First Estonian Internet phone service launched

  • 2000-10-05
  • Aleksei Gynter
TALLINN - Eesti Telefon launched Netifon, the first Estonian Internet telephone service, under the Atlas trademark on Sept. 27. During the two-month test period, all Internet calls within Estonia are free.

So far, users of Netifon can only place calls within Estonia. Tarmo Reineberg, from Eesti Telefon's IP service unit, said that in the near future international and mobile calls will be possible through Netifon. Speed-dialing, history of calls and reports will be also available.

Anu Vahtra, Eesti Telefon spokeswoman, said the test period will last approximately until December. Until then, Netifon is available to the users of any Internet service provider. When the test period is over, the service will require payment, and users of Eesti Telefon's Atlas Internet connection will have privileges when using Netifon, she said.

For non-Atlas Internet clients, there might be another version of the service or other conditions of use after the test period. The price for the calls through the Internet is not yet set, but it will be lower than calling by usual fixed-line phone, according to Vahtra.

Long-distance and local calls by regular phones within Estonia cost 0.68 centi and 0.24 Estonian kroons per minute, respectively, as of Oct. 1.

Andres Kaarik, Eesti Telefon board member, said the service, based on the "Voice Over Internet Protocol" (or simply "voice over"), is advantageous mostly for dial-up connection users, who can now make phone calls without interrupting their Internet connection.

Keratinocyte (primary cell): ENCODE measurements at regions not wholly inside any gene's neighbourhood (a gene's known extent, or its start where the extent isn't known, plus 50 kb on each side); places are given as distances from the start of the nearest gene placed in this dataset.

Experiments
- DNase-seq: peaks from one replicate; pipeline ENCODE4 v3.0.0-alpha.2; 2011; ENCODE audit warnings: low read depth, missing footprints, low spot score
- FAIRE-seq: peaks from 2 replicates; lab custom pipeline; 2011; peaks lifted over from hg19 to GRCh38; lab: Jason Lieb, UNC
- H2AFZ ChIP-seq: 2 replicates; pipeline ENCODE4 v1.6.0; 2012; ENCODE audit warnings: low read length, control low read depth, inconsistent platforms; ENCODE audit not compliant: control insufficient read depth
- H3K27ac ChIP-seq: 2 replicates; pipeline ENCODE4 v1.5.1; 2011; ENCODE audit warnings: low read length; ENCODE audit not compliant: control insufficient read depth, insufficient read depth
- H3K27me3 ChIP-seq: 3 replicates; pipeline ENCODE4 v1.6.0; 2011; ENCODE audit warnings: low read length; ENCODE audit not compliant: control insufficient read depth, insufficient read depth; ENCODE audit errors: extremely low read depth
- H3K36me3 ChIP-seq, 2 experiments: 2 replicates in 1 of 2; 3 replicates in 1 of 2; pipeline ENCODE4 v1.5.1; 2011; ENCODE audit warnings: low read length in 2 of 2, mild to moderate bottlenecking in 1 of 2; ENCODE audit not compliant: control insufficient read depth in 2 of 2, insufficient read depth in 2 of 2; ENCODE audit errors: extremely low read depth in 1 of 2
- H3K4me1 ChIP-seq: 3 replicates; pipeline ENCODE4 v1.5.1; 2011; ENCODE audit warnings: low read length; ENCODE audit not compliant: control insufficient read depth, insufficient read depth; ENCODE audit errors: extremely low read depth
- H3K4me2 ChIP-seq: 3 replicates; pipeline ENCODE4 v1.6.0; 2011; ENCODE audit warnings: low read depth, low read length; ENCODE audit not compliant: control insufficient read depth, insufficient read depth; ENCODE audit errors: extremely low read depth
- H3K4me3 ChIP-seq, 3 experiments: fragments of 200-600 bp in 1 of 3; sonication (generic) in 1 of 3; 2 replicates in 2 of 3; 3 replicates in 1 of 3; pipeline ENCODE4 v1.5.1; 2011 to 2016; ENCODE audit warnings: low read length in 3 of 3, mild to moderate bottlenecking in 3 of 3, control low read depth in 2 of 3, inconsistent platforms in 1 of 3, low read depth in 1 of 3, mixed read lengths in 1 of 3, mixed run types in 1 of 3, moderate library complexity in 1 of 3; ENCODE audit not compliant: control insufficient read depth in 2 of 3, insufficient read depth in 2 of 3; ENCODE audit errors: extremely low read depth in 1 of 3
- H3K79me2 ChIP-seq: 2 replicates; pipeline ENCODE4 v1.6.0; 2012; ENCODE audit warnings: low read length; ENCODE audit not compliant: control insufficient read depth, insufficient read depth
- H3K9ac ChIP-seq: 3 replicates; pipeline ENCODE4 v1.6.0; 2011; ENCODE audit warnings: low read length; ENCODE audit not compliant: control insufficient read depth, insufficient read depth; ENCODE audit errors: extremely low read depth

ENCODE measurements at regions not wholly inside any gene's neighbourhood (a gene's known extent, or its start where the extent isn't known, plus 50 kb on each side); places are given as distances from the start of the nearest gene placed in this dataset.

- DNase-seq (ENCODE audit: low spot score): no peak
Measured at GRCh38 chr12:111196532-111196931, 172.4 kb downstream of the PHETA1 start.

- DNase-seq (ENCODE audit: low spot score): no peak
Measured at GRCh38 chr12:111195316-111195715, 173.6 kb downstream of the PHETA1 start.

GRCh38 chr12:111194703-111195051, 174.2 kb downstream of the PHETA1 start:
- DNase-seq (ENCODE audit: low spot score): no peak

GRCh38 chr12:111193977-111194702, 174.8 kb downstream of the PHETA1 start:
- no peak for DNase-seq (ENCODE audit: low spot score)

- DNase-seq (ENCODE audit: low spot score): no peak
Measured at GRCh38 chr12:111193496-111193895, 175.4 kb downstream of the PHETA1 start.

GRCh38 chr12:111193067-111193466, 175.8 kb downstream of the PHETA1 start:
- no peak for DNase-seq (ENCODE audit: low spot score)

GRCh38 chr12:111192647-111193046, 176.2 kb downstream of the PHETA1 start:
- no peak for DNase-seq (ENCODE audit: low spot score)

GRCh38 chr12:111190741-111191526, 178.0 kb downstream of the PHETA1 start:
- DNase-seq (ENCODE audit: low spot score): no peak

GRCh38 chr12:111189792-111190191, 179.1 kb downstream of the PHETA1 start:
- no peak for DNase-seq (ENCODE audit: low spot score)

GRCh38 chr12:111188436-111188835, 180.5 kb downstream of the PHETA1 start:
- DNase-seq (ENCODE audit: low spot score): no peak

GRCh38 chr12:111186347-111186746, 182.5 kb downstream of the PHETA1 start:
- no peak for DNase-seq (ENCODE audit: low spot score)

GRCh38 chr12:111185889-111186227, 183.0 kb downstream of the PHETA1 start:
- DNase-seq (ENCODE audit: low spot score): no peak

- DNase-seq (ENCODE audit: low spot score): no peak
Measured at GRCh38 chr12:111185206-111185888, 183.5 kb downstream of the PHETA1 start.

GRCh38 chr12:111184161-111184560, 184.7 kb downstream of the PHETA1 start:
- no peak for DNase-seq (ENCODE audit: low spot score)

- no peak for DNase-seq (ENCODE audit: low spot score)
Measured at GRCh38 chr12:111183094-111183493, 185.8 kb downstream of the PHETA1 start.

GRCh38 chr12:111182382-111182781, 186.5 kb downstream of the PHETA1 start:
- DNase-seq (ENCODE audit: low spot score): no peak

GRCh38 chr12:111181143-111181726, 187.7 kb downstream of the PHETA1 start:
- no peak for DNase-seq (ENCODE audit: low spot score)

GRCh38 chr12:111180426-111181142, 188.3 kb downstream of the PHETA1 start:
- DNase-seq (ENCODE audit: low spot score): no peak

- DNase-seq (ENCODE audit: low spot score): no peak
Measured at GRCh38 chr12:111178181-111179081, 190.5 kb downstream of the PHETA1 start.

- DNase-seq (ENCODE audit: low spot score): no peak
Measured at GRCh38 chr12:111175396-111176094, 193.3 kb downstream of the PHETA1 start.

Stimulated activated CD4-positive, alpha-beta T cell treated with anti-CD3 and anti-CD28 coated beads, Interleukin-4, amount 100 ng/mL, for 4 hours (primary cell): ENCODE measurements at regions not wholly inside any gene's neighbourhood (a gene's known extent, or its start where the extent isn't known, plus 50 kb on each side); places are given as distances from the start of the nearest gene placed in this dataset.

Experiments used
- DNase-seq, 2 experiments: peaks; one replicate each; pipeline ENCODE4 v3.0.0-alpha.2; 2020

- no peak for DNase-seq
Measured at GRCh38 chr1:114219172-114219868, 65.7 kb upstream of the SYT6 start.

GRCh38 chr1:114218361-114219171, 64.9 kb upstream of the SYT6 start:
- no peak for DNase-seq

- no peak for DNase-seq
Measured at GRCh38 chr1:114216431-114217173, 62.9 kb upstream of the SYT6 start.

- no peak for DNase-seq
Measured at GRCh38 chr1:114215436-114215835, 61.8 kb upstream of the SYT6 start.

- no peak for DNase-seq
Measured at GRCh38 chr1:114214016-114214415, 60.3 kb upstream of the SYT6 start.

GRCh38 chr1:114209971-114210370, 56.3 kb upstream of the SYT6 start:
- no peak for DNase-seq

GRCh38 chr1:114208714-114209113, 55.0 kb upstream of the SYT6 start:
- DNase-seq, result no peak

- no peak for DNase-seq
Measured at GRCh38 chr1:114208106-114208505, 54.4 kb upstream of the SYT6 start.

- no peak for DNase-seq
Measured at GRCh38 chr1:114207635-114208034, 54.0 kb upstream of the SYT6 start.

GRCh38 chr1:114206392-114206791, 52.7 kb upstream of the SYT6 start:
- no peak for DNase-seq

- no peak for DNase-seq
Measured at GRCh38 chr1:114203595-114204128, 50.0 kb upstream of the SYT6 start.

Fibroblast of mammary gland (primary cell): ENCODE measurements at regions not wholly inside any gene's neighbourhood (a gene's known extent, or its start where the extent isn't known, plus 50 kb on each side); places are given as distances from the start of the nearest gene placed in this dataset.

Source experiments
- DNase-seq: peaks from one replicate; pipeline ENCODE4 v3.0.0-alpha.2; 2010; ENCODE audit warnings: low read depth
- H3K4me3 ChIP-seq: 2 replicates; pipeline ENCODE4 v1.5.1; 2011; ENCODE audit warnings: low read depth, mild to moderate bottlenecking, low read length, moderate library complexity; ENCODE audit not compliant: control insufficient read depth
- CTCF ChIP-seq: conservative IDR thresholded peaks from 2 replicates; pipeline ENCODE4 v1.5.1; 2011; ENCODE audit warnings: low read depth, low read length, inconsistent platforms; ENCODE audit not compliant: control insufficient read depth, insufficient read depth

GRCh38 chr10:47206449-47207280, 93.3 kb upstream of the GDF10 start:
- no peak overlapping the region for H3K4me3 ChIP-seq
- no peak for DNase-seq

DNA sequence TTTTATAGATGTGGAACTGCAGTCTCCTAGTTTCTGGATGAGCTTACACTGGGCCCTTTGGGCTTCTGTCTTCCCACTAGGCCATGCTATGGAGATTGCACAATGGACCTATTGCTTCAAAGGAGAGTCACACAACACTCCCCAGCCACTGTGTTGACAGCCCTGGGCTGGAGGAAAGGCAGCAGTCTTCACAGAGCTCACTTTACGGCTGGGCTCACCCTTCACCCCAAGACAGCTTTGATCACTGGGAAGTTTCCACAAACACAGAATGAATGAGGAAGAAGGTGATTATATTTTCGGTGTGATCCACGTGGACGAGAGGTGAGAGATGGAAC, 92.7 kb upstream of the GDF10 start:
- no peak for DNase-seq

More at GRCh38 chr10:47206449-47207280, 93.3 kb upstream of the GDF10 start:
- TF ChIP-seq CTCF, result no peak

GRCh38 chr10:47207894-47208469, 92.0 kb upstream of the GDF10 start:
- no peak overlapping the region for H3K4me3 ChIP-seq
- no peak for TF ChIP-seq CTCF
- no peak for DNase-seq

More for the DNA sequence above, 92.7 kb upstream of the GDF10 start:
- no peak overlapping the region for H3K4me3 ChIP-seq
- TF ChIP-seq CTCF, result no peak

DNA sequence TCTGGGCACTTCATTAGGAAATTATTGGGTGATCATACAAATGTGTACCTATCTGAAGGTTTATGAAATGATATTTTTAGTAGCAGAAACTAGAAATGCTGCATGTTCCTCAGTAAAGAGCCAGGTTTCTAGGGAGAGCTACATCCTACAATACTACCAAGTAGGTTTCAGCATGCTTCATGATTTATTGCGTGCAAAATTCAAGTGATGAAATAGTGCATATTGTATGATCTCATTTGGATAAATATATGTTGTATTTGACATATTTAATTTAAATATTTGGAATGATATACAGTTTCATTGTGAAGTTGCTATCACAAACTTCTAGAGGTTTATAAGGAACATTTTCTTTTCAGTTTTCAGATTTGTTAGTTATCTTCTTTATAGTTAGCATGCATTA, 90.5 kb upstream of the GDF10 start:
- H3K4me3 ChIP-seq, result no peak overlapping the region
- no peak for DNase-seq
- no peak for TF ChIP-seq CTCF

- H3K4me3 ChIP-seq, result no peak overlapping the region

Commenting on the popularity of Netifon, Vahtra said that during the test period, users are not registered.

"That is why we have only the number of calls made through Netifon. During four hours of the first day, 200 calls were made, and that shows the interest of users is quite high," Vahtra said.

Initially made for the Microsoft Internet Explorer browser (version 4.0 or higher), Netifon will be available for Netscape users by the end of the year. "Technically it was more convenient to make the first version of the service for the "Internet Explorer," explained Vahtra.

Juri Luud, marketing director of Internet service provider Uninet, said the absence of the Netscape browser support undoubtedly narrows Netifon's target group.

"Many people use Netscape Navigator. Besides, it is not that complicated to adopt the service for it," said Luud.

However, Luud assessed the service positively. "This is not a revolution, but nevertheless it is a landmark of development for Estonian telecommunication market," he said.

Luud said he received calls through Netifon, and the audio quality was normal.

Calling via Netifon requires a computer with an Internet connection, sound card, microphone and speakers or earphones. Users also need to install special software that can be downloaded from Netifon's Web site. System requirements for the computer are Pentium 200 or better, 1.2 Mb of free disk space and Windows 95/98/2000/NT.

Netifon provides satisfactory audio quality even through dial-up connections, although the minimum connection speed should be 28.8 Kbit/sec or higher. The service does not work on networks protected by firewalls.